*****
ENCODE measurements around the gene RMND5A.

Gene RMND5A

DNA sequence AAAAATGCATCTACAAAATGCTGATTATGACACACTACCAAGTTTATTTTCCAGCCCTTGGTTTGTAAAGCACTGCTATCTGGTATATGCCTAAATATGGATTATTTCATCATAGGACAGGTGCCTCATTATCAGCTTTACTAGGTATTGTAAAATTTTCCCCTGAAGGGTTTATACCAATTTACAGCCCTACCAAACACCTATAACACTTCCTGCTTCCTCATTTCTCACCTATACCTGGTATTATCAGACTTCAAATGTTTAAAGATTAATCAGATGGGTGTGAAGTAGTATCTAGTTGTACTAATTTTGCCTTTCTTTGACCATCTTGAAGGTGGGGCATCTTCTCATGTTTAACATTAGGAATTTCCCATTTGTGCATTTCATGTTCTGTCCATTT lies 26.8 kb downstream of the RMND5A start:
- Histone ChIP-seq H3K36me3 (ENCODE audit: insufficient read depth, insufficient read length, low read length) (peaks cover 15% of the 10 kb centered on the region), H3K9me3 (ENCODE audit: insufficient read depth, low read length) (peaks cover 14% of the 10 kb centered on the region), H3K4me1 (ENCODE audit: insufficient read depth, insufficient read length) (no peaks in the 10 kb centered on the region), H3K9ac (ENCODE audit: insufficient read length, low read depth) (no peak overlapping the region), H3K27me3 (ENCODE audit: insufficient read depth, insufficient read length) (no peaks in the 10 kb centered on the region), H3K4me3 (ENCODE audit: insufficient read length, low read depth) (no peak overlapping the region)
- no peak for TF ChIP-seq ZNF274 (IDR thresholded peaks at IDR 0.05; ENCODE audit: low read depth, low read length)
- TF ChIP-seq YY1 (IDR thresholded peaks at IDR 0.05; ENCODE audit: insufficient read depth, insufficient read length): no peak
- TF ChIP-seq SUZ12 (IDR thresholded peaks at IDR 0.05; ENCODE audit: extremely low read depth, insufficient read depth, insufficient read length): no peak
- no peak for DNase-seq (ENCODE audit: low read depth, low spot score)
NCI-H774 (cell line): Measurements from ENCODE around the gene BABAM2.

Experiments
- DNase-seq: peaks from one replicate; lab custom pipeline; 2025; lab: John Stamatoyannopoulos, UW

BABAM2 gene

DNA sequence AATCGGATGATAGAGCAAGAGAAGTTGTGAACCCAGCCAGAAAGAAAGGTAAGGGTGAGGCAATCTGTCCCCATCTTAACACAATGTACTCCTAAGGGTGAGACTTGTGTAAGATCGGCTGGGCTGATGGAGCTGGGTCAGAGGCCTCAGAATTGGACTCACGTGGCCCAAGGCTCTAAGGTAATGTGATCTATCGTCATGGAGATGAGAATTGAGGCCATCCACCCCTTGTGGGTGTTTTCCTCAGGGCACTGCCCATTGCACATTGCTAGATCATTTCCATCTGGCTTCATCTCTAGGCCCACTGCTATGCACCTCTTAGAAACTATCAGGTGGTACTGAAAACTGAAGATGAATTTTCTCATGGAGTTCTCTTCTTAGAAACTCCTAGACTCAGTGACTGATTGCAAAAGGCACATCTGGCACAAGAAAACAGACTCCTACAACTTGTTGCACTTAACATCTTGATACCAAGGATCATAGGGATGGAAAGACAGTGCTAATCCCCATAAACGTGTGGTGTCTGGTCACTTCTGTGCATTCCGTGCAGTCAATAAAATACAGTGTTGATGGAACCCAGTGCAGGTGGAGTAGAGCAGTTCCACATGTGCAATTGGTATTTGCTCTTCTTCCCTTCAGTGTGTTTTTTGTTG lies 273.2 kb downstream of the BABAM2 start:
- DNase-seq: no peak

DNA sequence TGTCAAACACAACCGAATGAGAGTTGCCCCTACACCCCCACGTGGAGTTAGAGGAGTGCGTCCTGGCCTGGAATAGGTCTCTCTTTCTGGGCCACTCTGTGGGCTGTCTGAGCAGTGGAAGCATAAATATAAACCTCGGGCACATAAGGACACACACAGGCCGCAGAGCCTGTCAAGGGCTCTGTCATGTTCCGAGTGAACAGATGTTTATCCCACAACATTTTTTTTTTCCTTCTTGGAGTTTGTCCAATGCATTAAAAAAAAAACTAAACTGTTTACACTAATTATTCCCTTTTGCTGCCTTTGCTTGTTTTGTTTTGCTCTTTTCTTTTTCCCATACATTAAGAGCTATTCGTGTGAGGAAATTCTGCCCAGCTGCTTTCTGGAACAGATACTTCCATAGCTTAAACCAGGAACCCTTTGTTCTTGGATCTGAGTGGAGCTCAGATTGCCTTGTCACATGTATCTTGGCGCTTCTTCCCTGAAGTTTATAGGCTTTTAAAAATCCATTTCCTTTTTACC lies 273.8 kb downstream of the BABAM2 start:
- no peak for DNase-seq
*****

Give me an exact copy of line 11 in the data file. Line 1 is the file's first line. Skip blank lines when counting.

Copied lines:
- DNase-seq: peaks from one replicate; lab custom pipeline; 2025; lab: John Stamatoyannopoulos, UW